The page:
of these resources will offer for sale, everything they have available, unless prices are extremely high.
Therefore, as price increases, it is possible for more of the resource to be made available for sale. This
makes its supply something less than perfectly inelastic.

The optimum rate of extraction of a non-renewable resource (like oil) depends on the difference
between the change in the price of oil and the interest rate. Assume that the present rate of interest
on financial investments is 5% and that it remains unchanged. Therefore, if we extract a barrel of oil
today and sell it for $20, investing the proceeds, it would give us a revenue of approximately $25.50 in
five years. If, five years from now, the price of a barrel of oil is also exactly $25.50, then our rate of
extraction is exactly correct. If the price of oil turns out to be less than $25.50, we are extracting too fast
and if it turns out to be greater than $25.50, we are conserving oil too much.

Common Property Resource – a resource not owned by an individual or a firm.
                           (social regulation is important with such a resource to ensure
                            responsible extraction wins out over pursuit of immediate return).

The Capital Goods Market
Demand and supply for capital good are very similar to those of any product, and are therefore quite
conventional.

Demand for Capital Goods
The demand for capital goods is derived from the marginal revenue product of capital (just like labour).
MRP of capital – the extra benefit of an additional unit of capital is equal to the marginal physical
                 product it produces multiplied by the price of the product.
The demand for capital goods is:
1) inversely related to interest rates since the purchase of capital generally has to be financed
2) affected by changes in technology

When deciding on amounts of substitutable factors like capital and labour, a firm would take into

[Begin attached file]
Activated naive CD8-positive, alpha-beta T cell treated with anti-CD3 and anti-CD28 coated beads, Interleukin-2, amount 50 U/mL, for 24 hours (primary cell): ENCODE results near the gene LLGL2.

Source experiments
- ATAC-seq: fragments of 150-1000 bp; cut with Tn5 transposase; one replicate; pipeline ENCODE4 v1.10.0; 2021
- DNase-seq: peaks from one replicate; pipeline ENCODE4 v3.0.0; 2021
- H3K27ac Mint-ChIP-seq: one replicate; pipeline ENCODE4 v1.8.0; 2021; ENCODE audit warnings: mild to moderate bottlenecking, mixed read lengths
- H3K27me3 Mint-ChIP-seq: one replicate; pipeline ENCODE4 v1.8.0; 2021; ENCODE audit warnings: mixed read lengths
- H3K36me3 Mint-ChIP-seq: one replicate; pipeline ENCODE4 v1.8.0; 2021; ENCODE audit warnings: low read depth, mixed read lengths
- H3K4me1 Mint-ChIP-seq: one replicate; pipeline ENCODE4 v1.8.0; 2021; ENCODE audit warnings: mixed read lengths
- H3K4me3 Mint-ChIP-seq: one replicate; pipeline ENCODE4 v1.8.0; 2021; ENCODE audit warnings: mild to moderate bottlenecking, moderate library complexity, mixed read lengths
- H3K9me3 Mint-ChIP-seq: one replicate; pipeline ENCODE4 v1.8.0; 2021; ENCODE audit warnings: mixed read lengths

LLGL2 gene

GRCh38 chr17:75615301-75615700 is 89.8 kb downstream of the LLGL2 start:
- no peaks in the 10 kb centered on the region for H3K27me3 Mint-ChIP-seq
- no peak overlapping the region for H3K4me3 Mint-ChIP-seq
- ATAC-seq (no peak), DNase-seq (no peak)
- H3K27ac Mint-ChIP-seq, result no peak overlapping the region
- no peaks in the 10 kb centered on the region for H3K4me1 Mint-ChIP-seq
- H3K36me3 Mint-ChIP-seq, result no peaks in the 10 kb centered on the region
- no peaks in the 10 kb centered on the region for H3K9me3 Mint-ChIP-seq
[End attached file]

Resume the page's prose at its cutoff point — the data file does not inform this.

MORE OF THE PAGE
account both productivity and the price of the factors.
                       MPK     = MPL               Note: This is similar to the
                        PK       PL                optimal purchasing rule.
Factor Substitution Effect:
The phenomenon of one factor replacing another factor as a result of technological change. (i.e. new
machinery taking the place of a robot).

Factor Output Effect:
The phenomenon of rising total output leading to an increased demand for labour. (i.e. new technology
enables producers to produce the product more efficiently and therefore, more cheaply. This lowers the
price of the final product and increases the quantity demanded. The resulting increase in total output
actually increases the demand for labour).

The Entrepreneurial Market
Joseph Schumpeter, an economist who taught at Harvard in the early part of the 20th century, saw the
entrepreneur as an innovating doer who bridged the gap between a mere idea and a productive
application. He believed that the entrepreneur is the engine of economic growth and development in a
capitalist economy.

Economists since Adam Smith, have always argued that competition will tend to squeeze out economic
profits. Schumpeter argued that the innovations of the entrepreneur are the source of long-term
economic profits. New innovation creates unique situations in which profits can be made. By the
time the innovation becomes established and economic profits are squeezed out, the entrepreneur will
have come up with some new innovation, thereby sustaining economic profits.